- How can we segment and group customers based on their preferences and behaviors? For example, can we identify distinct customer segments to tailor recommendations accordingly?
- What are the key metrics or success criteria for evaluating the performance of the recommendation system? For example, are we looking to optimize click-through rates, conversion rates, or customer engagement metrics?
- How can we handle missing or incomplete data to ensure accurate recommendations? For example, can we use techniques like imputation or develop algorithms that are robust to missing data?
- Are there any biases in the data that may impact the fairness or inclusivity of the recommendations? For example, do certain customer groups receive disproportionately more or fewer recommendations?
- Can we leverage contextual information, such as location or time, to enhance the relevance of the recommendations? For example, should we recommend nearby stores or time-sensitive offers based on the user’s current location or time of day?
- How frequently should the recommendation system be updated to incorporate new data and evolving customer preferences? For example, should recommendations be refreshed daily, weekly, or in real-time?
- Are there any external factors, such as seasonal trends or industry changes, that should be considered in the recommendation algorithm? For example, should the system adapt recommendations during holiday seasons or account for changing product availability?
- What testing methodologies can be employed to validate the effectiveness of the recommendations? For example, can we conduct A/B testing or user surveys to compare different recommendation algorithms?
- How can customer feedback and user interactions be incorporated to improve the recommendation system? For example, can we gather explicit feedback or implicit signals to refine the recommendations over time?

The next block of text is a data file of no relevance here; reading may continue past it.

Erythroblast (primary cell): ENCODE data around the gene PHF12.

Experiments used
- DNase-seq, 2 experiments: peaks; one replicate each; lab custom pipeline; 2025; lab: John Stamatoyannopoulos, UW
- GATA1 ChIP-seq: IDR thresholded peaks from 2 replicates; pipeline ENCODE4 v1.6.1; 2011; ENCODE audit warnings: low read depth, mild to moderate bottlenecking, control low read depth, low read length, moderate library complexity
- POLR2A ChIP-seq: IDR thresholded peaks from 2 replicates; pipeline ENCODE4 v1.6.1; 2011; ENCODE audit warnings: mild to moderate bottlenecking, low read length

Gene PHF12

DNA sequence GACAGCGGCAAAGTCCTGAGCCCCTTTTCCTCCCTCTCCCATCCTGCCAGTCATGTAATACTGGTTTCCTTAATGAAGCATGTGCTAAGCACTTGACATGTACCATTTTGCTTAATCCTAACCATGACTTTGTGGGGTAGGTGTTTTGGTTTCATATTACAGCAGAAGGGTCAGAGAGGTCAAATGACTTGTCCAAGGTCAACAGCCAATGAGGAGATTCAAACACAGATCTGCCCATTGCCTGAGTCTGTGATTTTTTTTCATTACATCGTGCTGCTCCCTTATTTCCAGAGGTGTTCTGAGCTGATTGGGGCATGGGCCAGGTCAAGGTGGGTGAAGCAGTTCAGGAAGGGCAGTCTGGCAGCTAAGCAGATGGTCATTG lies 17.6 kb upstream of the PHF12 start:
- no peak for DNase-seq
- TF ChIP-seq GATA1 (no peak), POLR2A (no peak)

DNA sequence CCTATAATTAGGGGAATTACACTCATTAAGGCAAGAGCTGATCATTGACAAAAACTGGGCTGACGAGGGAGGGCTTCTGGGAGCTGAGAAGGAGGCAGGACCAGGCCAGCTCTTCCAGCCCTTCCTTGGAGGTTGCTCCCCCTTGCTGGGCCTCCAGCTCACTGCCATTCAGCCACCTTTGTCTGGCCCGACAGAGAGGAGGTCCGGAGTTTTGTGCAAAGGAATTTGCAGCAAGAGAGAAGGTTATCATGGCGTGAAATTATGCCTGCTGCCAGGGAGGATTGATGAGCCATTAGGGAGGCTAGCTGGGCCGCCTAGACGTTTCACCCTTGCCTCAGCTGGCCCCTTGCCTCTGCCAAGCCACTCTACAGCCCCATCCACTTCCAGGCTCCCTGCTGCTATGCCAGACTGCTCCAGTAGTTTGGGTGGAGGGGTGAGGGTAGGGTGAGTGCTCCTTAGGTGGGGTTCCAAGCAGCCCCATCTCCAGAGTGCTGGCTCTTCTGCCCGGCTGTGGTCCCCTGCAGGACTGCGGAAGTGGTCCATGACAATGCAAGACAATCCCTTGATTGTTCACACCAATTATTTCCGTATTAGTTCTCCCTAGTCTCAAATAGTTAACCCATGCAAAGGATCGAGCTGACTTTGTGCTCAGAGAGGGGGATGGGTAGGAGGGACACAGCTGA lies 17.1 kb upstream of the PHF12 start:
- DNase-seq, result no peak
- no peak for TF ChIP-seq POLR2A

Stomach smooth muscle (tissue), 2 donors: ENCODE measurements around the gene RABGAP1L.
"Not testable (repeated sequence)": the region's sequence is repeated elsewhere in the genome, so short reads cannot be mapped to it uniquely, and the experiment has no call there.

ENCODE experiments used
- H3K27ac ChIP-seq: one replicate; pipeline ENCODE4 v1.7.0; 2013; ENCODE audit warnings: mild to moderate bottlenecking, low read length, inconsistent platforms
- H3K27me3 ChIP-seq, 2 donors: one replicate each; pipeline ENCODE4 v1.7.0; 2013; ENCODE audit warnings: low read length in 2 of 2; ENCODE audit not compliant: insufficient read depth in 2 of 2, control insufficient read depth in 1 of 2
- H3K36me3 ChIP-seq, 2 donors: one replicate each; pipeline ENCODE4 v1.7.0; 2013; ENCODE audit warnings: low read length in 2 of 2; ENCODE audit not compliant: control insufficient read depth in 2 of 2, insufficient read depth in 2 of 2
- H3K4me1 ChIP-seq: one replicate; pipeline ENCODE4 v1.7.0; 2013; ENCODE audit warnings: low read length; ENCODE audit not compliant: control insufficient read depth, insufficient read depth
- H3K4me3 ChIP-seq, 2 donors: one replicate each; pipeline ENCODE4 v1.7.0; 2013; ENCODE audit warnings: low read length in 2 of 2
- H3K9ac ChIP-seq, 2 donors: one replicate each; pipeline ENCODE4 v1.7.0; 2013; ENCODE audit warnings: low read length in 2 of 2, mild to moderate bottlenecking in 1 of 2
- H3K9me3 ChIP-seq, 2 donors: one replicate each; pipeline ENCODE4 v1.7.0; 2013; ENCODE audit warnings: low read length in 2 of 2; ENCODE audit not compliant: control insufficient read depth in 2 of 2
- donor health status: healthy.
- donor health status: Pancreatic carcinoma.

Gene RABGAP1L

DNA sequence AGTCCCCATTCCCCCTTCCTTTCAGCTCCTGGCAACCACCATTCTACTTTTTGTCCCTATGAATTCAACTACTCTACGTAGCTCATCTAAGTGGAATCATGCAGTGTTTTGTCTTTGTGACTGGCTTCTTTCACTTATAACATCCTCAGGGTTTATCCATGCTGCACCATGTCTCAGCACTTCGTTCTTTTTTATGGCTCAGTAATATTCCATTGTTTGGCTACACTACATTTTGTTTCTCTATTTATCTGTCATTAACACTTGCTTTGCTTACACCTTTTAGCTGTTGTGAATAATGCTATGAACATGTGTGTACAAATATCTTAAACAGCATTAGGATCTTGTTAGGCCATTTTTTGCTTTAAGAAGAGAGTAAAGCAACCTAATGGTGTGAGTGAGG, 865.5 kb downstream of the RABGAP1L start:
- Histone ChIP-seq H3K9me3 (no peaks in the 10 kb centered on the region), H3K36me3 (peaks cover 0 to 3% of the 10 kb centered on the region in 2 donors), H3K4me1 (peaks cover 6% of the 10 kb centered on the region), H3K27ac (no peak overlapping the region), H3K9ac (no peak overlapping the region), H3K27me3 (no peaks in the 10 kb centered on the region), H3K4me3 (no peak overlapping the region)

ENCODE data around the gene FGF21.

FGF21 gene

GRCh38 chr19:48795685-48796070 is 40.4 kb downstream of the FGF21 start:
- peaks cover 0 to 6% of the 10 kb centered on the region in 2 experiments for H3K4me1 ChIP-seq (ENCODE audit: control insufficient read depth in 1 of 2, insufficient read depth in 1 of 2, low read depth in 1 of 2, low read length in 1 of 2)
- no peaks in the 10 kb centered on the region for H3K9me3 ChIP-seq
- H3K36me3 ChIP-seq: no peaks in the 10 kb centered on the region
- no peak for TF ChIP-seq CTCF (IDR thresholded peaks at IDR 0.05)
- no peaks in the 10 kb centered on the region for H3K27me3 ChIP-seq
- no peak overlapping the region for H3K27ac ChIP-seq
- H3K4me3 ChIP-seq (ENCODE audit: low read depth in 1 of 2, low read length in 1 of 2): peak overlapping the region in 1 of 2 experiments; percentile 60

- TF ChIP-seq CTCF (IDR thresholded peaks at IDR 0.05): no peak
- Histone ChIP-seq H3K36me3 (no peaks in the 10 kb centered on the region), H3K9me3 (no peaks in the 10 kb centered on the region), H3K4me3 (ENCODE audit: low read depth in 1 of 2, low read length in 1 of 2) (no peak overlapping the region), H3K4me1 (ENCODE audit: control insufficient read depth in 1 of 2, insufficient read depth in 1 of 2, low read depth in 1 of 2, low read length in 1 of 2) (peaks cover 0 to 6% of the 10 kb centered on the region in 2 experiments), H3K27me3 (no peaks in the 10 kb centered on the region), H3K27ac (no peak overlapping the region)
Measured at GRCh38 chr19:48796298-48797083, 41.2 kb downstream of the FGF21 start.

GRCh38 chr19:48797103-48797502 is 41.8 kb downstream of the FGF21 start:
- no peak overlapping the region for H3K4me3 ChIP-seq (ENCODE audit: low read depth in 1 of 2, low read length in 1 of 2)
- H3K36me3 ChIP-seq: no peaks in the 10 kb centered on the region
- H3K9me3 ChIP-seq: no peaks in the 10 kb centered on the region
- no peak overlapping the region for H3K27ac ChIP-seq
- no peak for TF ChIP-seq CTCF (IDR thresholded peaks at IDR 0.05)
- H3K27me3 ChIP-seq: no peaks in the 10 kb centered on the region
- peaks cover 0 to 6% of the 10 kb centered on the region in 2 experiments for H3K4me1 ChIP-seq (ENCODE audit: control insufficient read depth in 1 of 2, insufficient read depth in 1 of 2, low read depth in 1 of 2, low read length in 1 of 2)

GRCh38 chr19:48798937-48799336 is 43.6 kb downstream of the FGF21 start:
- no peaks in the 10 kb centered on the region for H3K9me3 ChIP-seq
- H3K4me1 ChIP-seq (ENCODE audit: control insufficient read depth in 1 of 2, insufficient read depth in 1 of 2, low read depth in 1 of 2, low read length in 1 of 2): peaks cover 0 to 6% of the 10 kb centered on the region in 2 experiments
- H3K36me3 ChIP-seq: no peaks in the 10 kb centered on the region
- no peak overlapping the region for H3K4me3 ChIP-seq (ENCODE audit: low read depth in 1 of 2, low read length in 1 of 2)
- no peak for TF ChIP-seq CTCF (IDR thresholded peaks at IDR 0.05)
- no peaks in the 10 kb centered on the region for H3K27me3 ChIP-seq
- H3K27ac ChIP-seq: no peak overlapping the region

- What scalability and performance considerations should be taken into account when processing large volumes of data? For example, do we have the infrastructure and computational resources to handle the increasing data size once the MVP launch is complete and we have more customer flow, in case of a new product?
- Are there any ethical considerations, such as promoting diverse content or avoiding harmful recommendations, that should be addressed? For example, can we implement mechanisms to ensure fairness, transparency, and prevent the amplification of biased content?
Phew! The above list is never ending, the more you understand the Product, the more questions you can ask and the more loose ends you are able to solve.
- Choosing the right recommendation Algorithm: This is the most important part of your strategy building. Brainstorm with the data and Based on the data and your business model, assess the pros and cons of each to select the RecSys that will suit.There are three types of recs engines:
- Content Based Filtering: Based on description of the product and user profile preferences. Stitch Fix’s fashion box is another example of content-based recommendation. A user’s attributes are collected (height, weight, etc.) and matched fashion products are put in a box delivered to the user.
- Collaborative filtering: Gathering or analyzing data based on user’s behaviour. Spotify’s recommendation system is based on collaborative filtering. This is because it uses the user’s past song preferences to make recommendations to the new ones.
- Hybrid Filtering: It’s a combination of both Content and Collaborative filtering. Netflix is an excellent illustration of how hybrid recommender systems may be used. The website creates recommendations by comparing comparable users’ viewing and searching behaviours (i.e., collaborative filtering) and by suggesting films that share features with films that a user has rated highly (content-based filtering).